Energy Europe. From Integration To Power
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Energy Europe. From Integration To Power

The Ursula von der Leyen “geopolitical” Commission had a structural axis and a framework: the Green Deal. Her term in office began in December 2019 with the presentation of this set of initiatives and the adoption, in 2021, of the Fit-for-55 strategy, displaying a clearly asserted European ambition on climate. Despite the various crises the Union has experienced — from the pandemic in 2020 to the invasion of Ukraine on February 24, 2022 — this approach, rather than being restricted, has paradoxically been strengthened by the return of war to European soil, which has highlighted the close connection between dependence on fossil fuels (which account for over 70% of our energy needs),  political sovereignty (over 60% of our energy is imported), and economic competitiveness (energy resources are totally dependent on fluctuations in raw material prices, which we cannot control). By implementing the “RePowerEU” emergency plan in response to the necessary phase-out of Russian gas, Europe has further strengthened its efforts to move towards a low-carbon, more sovereign energy model.

The shift to a low-carbon energy model begins

By combining urgency — guaranteeing industrial production and household heating — with the pursuit of a long-term agenda, Member States have so far successfully navigated the shift away from energy models dependent on Russian imports towards several supply sources, including US LNG. This has been achieved at the cost of significantly higher market prices for electricity and gas, which have probably contributed to accelerating the reform of electricity markets, and increased pressure for a more rapid build-up of the continent’s renewable energy sources, which, at current rates of progress, are set to increase in capacity from 500 GW to 900 GW by 2030. Finally, it is likely that the energy crisis triggered by the Russian war has given further weight to French arguments for revitalizing the nuclear industry and making it practically neutral with renewable energy sources, even if the timeframe for its roll-out and its total cost remain significant unknowns.

In 2023, Europe also continued to reduce its greenhouse gas emissions by 3%, bringing the total reduction since 1990 to 32.5% 1 . The share of Russian gas imports has fallen from 155 billion cubic meters (bcm) in 2021 to less than 50 bcm in 2023. Coal imports from Russia have been completely halted, while oil imports have been reduced by 90% 2 compared to their pre-war levels. More broadly, efforts to reduce energy consumption have decreased dependence on natural gas by almost 20%. The Union has also achieved the feat of coordinating a number of group purchases of gas between countries in order to secure the best prices, representing almost 30% of the continent’s needs, or 44.7 bcm in 2023.

The development of renewable energy projects has not stalled, despite rising costs and interest rates, which have made the sector less attractive. In 2022 3 , more than 40 GW of new solar capacity was installed (60% more than in 2021), and offshore and onshore wind power capacity increased by 45% over the year. The share of renewable electricity in Europe’s electricity mix has exceeded 39%, and May 2022 saw renewable solar and wind power generation overtake fossil-based generation. Today, the share of renewable energy in Europe’s energy mix is close to 22%, and the target of 42.5% by 2030 is still achievable, even if the next stages will be much more complex to implement, as they will involve the decarbonization of the most energy and capital-intensive sectors: transport and heavy industry in particular. Implementing these objectives on a national scale appears extremely difficult for some countries 4 . Significant funds are needed to upgrade transport and electricity distribution infrastructure, which is set to double in size over the coming decades. The costs and investments associated with changes in industrial processes or even engine technology in the transport sector also need to be taken into account. At the European level, the total investment needed for infrastructure and transport to switch to a low-carbon model is estimated at an average of 335 5 billion euros per year over the period 2021-2035 6 , which is equivalent to 2.3% of the Union’s annual GDP.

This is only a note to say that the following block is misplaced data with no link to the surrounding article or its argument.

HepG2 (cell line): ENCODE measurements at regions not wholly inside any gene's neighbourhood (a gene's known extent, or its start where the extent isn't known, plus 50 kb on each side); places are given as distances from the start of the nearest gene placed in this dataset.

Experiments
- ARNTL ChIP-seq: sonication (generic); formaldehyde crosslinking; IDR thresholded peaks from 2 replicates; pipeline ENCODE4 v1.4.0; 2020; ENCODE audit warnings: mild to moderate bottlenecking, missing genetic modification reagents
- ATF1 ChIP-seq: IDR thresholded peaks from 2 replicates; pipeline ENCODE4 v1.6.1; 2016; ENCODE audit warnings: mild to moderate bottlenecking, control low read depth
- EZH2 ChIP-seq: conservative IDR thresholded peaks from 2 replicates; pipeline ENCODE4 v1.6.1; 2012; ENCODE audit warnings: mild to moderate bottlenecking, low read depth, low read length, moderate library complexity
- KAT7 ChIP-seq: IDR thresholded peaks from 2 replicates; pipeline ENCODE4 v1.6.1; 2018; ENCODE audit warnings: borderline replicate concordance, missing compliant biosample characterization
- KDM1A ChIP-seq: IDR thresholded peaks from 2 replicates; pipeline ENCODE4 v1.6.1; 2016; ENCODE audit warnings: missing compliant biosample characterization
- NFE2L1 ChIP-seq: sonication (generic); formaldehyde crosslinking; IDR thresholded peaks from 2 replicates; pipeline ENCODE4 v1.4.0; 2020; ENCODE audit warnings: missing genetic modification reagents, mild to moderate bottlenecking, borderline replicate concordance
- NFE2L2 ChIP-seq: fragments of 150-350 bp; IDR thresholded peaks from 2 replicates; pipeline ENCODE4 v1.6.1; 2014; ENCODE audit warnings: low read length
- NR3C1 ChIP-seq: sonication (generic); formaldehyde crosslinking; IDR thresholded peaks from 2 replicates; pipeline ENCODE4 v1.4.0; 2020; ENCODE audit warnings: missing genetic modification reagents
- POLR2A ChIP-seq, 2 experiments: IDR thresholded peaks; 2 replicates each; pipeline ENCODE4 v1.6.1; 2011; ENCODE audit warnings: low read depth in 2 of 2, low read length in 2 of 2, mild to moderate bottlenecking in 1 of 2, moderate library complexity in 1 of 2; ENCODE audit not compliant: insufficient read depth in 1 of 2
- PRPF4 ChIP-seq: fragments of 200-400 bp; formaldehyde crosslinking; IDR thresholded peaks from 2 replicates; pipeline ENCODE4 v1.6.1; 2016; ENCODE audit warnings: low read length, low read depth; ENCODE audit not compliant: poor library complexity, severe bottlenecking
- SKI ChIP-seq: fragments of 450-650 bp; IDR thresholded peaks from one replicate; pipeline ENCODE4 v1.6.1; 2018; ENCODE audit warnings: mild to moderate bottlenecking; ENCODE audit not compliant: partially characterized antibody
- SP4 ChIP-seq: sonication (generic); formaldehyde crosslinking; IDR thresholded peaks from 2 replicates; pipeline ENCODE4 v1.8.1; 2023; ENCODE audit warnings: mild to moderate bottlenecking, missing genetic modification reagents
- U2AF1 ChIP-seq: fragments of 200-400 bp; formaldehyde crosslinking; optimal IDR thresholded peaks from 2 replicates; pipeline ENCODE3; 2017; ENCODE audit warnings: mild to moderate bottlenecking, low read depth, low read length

Structural regulations for new energy vectors 

Within this context, the growing use of hydrogen as a complementary fuel source to the electron to decarbonize sectors that cannot do so using electricity, but require a form of gas — syngas and e-fuels — is one of the major renewed ambitions of Europe’s “REPowerUE” plan.

With this strategy, Europe plans to produce 10 MT of green hydrogen — and import 10 MT — to decarbonize existing uses (8.5 MT) as well as industrial and transport processes that cannot be decarbonized through electricity alone. Even if the current pace of infrastructure development means that this goal will not be achieved before 2035 at the earliest, this plan has enabled numerous tools to be put in place to support the industry, particularly for equipment manufacturers — 35 projects have received support worth several billion euros — and for the first green hydrogen production projects.

The EU has also moved forward on a considerable regulatory package to prepare the continent for the transformation of its energy and production systems. This was achieved through protracted and highly complex negotiations, resulting in various texts on developing the use of renewable energies in the major transport, industry, and energy sectors (RED 2 and 3 directives), the gradual elimination of free allocation under the Emissions Trading Scheme (ETS), along with import protection against carbon-intensive imported production through the Border Carbon Adjustment Mechanism (CBAM). It also includes a reform of the electricity market to support the financing of major infrastructure and production projects in the renewable and nuclear sectors through non-market mechanisms, as well as the directives aimed at decarbonizing the major transport sectors (RefuelEU Aviation, FuelEU Maritime, and directives on vehicle emission standards, from passenger cars to heavy goods vehicles).